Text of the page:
Things Your PC Can Do That Your iPad Can't

Don't give up your PC yet

The iPad is versatile enough to make you want to cut ties with your PC, but there are still some tasks you can accomplish on your desktop or laptop computer that you can't do on your iPad. There are plenty of benefits to having an iPad, but if you are thinking about going iPad-only, you should be aware of the things you can do with a PC that you can't do with an iPad.

Upgrade to Add Years to PC Life

Tablets aren't built to be upgraded, although many Android and Windows tablets support flash drives, which can upgrade the existing storage. In the PC world, upgrades are standard, and they often add years to the life of a computer. Even laptops, which aren't as upgradeable as desktop PCs, can have their life span extended by upgrading the memory or adding additional storage.

Use a Mouse

The camera connection kit allows you to connect a variety of USB devices to your iPad, including wired and wireless keyboards and MIDI devices, but don't expect it to work with your mouse. The iPad doesn't support a virtual pointer, which means no hooking up your mouse to your iPad. The touch screen may make this seem irrelevant, and the introduction of the Apple Pencil has given some iPad users additional capability. However, the mouse still has its bright side, especially in gaming.

Store Your Entire Photo, Music, and Video Library

The top of the line iPad Pro maxes out at 1TB of storage, but most models have considerably less storage capacity, so unless you are just starting your collection, an iPad probably won't hold all your movies, music, TV shows, and photos. You can buy a compatible external drive to get at these files or upload them all to iCloud, but if you want to store them locally, you are out of luck with an iPad.

Share Documents

For years, iPads lacked a file manager, so sharing documents between apps wasn't possible. With the launch of iCloud Drive in iOS 9 and the Files app in iOS 11, the situation improved considerably, but it still isn't up to the many sharing options available on a PC.

Play DVDs and Blu-Ray Discs

If you have a movie collection on discs or you want to play that wedding video you recorded years ago, you are out of luck on an iPad. Many PCs still include a drive that accommodates discs, and if not, they support the addition of an external drive that can play discs. You need to convert DVDs and Blu-ray discs to a digital format if you want to play them on your iPad.

Connect Multiple Monitors and Multitask

If you are a person who likes to multitask or loves the screen real estate offered by a PC, you'll probably feel restricted using an iPad. If you regularly use multiple monitors and open multiple programs at once, you'll almost certainly want to use your iPad as an accessory and not your primary computer. Even the largest iPad has a screen that is smaller than a PC's. Recent iPads support a split screen feature that displays two apps at a time, but it isn't the same as having a monitor full of open windows.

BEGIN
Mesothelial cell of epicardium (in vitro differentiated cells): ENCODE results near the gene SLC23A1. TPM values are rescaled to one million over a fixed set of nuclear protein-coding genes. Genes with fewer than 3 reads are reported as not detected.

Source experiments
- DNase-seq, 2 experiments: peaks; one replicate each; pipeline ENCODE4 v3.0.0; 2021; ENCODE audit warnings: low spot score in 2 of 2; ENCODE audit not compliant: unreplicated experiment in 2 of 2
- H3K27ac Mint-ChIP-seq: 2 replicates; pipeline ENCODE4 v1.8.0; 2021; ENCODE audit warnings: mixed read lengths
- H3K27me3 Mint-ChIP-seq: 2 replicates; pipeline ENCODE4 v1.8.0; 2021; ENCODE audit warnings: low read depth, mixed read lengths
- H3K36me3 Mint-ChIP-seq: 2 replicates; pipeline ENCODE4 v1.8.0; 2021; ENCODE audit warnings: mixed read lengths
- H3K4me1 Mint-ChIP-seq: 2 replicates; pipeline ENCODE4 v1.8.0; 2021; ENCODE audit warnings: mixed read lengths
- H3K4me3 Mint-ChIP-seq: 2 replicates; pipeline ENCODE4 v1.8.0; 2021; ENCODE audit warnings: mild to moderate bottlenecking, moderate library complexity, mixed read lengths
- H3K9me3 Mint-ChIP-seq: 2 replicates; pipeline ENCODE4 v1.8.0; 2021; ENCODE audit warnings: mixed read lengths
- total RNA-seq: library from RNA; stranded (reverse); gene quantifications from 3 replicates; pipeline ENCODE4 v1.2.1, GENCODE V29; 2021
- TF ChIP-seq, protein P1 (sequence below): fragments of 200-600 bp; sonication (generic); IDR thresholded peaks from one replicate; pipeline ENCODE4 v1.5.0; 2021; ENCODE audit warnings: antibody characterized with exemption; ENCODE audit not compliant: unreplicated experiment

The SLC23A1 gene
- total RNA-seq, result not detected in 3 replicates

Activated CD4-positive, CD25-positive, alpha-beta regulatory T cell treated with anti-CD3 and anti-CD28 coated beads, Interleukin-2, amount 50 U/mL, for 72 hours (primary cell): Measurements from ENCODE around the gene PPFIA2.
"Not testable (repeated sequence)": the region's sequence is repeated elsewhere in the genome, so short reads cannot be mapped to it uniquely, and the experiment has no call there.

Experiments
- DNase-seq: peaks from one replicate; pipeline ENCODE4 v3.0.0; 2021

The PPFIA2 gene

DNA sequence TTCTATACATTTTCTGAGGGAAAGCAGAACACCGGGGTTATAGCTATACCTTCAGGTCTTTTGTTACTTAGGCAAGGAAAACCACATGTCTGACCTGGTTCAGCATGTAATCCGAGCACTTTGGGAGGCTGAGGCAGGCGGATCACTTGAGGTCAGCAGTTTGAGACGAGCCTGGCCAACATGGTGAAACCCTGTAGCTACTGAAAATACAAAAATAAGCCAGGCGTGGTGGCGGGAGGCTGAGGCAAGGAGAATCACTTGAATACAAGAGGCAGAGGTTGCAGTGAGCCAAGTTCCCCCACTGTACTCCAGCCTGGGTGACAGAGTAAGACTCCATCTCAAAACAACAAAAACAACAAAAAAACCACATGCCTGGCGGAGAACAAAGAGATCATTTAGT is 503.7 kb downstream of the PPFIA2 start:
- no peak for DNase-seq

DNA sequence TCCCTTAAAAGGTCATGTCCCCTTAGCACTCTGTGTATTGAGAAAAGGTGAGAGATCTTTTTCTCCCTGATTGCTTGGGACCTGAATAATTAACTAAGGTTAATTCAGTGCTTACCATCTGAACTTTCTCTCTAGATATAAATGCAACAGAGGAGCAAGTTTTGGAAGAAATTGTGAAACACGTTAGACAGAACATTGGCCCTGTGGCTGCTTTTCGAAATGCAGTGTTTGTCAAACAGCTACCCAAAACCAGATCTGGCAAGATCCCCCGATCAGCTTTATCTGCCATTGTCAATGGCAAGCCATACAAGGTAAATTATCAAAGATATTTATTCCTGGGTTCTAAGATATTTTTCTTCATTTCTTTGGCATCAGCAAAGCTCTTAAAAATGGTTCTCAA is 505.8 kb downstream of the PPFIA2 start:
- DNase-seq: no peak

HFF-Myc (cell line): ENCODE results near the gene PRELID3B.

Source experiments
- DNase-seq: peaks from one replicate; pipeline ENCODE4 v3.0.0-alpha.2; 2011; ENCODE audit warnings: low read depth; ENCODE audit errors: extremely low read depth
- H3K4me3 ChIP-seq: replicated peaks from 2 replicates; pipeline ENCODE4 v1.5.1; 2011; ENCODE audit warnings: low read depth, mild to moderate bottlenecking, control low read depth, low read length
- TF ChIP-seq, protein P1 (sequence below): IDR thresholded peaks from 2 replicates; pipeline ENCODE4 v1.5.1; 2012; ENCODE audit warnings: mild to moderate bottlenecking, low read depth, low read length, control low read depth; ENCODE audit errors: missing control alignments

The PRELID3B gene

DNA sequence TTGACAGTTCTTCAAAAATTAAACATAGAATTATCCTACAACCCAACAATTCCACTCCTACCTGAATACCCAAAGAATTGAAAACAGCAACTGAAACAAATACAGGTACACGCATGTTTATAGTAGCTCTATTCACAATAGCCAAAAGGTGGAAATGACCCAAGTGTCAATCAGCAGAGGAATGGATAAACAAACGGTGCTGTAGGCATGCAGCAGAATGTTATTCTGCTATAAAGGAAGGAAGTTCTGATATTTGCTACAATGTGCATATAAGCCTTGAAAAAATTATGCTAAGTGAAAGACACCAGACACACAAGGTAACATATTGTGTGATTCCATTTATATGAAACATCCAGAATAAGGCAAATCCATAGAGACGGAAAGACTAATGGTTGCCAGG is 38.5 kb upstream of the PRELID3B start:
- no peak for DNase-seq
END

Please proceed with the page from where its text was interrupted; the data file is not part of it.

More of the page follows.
Run Proprietary or Desktop Software

This one may be a no-brainer, but it deserves mentioning because it is the number one reason why some people can't give up a PC for an iPad. The iPad can't run Windows or Mac software, which means no access to software that requires Windows or macOS, which includes many of the most popular games. Beyond gaming, many people bring their work home with them, and work often involves proprietary software.

Develop Apps

While you may enjoy great apps on your iPad, you won't be designing them on your iPad. It may be possible to build simple apps via a website, but you can't build full-fledged apps without a PC. While you might design HTML 5 apps that can work on tablets, you won't be designing PC software from your iPad.

Run Multiple Operating Systems

The PC is the king of customization, and nothing says this more than running multiple operating systems on the same device. It's easy to set up a boot manager and run Windows, Mac OS, and Linux on the same PC. The Mac operating system has software packages that allow you to boot Windows while still running macOS so that you can have a Mac application and a Windows application open side-by-side.

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